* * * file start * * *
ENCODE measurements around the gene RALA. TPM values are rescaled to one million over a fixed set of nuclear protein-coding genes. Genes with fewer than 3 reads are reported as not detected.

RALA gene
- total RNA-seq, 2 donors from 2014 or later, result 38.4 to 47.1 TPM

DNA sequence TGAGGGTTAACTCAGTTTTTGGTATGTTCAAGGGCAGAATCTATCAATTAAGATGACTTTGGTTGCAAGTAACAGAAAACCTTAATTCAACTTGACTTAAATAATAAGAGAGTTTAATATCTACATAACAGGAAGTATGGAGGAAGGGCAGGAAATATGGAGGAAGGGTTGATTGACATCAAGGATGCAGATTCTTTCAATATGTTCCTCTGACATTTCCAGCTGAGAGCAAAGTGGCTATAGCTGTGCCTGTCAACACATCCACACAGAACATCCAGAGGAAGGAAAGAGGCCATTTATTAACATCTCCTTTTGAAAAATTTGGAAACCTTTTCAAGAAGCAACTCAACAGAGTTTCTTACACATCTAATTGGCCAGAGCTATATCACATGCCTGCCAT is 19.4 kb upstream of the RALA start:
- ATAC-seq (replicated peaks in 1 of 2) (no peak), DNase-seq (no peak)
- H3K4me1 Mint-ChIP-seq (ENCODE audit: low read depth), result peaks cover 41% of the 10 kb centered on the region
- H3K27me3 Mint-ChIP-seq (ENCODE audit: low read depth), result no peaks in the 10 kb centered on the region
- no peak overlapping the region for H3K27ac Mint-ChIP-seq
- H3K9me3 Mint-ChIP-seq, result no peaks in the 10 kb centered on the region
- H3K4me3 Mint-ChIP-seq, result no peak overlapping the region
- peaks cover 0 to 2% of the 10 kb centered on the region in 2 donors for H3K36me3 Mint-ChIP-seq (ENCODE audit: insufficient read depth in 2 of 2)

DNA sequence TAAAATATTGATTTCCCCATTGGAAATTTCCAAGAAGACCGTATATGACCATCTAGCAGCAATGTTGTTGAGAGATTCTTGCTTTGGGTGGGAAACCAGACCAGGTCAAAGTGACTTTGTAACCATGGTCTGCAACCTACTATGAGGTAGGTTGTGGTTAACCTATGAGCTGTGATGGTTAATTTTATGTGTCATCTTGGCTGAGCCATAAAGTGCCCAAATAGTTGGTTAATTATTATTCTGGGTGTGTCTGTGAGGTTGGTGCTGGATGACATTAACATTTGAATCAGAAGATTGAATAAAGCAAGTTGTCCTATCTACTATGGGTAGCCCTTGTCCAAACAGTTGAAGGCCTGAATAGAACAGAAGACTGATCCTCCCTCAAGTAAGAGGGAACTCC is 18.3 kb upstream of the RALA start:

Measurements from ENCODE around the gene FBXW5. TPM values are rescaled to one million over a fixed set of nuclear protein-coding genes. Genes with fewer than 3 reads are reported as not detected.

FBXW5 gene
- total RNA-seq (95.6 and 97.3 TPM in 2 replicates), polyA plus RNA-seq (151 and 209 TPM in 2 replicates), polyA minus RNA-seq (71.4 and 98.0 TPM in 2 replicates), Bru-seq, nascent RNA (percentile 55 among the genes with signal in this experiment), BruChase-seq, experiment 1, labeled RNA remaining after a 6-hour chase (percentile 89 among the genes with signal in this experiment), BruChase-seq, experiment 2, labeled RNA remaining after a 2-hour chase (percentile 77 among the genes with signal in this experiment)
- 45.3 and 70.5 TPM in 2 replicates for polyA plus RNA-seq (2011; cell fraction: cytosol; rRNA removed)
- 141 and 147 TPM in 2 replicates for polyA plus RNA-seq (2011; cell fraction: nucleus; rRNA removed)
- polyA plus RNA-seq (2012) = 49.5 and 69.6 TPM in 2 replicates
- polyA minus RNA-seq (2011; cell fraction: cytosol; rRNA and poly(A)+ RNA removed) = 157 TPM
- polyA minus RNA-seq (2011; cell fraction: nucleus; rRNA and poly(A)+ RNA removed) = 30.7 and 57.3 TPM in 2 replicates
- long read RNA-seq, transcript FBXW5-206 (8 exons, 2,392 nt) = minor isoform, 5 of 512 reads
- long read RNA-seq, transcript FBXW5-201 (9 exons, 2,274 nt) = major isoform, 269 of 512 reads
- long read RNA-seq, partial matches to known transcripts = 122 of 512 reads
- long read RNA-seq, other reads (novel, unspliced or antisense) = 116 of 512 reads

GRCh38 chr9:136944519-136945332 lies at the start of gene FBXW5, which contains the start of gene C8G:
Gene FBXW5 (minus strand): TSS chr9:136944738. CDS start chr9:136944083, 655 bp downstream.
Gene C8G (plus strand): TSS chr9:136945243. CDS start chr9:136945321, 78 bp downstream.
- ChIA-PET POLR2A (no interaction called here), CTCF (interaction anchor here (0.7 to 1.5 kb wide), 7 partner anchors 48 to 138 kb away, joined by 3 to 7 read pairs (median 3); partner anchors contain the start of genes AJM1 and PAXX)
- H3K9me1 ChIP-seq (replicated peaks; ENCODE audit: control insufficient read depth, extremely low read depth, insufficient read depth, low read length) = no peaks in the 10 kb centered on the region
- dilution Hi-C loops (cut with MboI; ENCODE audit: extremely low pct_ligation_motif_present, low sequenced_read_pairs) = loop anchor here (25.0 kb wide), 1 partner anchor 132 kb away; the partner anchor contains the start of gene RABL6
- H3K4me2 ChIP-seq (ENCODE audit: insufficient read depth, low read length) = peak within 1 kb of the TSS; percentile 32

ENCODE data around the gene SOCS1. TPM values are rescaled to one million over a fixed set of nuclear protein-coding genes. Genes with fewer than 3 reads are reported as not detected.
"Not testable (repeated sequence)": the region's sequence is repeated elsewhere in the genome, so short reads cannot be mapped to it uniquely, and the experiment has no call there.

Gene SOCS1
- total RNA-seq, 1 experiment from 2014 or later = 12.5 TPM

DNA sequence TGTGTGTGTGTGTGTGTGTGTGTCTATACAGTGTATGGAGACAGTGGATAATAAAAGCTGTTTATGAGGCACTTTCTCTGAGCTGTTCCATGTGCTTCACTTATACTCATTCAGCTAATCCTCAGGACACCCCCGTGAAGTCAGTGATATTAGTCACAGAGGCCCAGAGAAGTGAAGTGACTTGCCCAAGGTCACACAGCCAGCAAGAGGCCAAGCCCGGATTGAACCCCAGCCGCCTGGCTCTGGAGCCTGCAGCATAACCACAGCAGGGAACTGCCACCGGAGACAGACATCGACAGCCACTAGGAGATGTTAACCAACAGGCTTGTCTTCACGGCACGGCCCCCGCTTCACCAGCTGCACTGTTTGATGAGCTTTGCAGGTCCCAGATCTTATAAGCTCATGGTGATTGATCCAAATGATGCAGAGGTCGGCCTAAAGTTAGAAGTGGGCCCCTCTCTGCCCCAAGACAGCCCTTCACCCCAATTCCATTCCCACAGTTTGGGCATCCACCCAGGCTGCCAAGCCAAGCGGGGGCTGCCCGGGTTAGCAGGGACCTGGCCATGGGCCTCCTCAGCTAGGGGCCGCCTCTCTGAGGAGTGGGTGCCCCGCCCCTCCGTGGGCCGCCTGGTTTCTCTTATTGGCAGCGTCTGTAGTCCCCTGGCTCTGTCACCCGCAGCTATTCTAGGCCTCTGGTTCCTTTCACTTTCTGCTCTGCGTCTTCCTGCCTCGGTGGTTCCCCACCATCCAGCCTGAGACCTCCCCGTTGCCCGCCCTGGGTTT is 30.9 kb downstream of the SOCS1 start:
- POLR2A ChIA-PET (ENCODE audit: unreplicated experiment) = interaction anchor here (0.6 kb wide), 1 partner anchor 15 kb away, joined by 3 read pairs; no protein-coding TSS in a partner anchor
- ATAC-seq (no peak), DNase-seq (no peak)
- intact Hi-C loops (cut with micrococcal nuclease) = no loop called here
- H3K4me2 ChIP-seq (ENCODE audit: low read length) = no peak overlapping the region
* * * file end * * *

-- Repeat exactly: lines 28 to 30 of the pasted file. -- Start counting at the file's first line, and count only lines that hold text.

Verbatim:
- ChIA-PET POLR2A (no interaction called here), CTCF (interaction anchor here (0.7 to 1.5 kb wide), 7 partner anchors 48 to 138 kb away, joined by 3 to 7 read pairs (median 3); partner anchors contain the start of genes AJM1 and PAXX)
- H3K9me1 ChIP-seq (replicated peaks; ENCODE audit: control insufficient read depth, extremely low read depth, insufficient read depth, low read length) = no peaks in the 10 kb centered on the region
- dilution Hi-C loops (cut with MboI; ENCODE audit: extremely low pct_ligation_motif_present, low sequenced_read_pairs) = loop anchor here (25.0 kb wide), 1 partner anchor 132 kb away; the partner anchor contains the start of gene RABL6